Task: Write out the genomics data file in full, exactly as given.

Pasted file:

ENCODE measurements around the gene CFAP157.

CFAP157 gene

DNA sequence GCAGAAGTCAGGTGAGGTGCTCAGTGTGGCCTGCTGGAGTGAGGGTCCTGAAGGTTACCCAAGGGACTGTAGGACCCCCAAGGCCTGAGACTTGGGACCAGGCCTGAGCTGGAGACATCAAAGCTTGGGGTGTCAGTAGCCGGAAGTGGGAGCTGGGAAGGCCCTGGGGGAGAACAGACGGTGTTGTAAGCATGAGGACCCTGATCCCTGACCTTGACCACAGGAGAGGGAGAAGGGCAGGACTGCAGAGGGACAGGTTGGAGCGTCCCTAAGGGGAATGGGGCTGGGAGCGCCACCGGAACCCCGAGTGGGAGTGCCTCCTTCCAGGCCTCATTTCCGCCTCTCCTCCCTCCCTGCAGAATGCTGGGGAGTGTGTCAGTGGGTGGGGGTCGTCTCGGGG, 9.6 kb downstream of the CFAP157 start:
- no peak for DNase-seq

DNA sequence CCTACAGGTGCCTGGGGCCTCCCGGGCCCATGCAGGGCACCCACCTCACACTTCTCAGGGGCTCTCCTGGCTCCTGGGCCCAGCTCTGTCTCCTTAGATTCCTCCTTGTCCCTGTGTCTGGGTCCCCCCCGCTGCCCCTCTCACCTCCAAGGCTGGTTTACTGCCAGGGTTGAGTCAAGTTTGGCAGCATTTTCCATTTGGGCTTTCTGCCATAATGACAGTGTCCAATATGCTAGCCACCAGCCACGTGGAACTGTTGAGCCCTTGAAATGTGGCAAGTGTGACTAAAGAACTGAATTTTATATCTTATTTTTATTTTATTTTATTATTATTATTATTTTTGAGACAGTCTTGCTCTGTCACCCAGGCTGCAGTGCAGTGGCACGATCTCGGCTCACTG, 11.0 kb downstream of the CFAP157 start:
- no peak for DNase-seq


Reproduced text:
ENCODE measurements around the gene CFAP157.

CFAP157 gene

DNA sequence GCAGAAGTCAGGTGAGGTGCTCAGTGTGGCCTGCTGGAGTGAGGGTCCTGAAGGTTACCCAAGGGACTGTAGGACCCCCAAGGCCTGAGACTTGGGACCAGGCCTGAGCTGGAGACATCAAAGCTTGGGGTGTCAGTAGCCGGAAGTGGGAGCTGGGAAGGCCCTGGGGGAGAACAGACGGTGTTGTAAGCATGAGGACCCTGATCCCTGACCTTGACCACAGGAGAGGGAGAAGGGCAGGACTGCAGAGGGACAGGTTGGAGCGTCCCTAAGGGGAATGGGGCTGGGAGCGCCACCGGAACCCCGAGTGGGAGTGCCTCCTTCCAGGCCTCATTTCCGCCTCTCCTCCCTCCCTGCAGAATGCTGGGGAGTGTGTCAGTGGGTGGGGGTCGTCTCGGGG, 9.6 kb downstream of the CFAP157 start:
- no peak for DNase-seq

DNA sequence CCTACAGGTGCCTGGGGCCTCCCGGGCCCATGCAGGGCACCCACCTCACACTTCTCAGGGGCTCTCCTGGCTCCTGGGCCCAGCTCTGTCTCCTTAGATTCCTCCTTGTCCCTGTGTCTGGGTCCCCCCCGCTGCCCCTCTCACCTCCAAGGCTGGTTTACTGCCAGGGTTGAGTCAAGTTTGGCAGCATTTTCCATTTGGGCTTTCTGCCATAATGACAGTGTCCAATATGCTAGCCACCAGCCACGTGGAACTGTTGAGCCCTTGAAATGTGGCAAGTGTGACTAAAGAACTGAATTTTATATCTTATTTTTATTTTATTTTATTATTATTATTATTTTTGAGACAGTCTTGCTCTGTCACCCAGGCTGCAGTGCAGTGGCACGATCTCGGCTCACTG, 11.0 kb downstream of the CFAP157 start:
- no peak for DNase-seq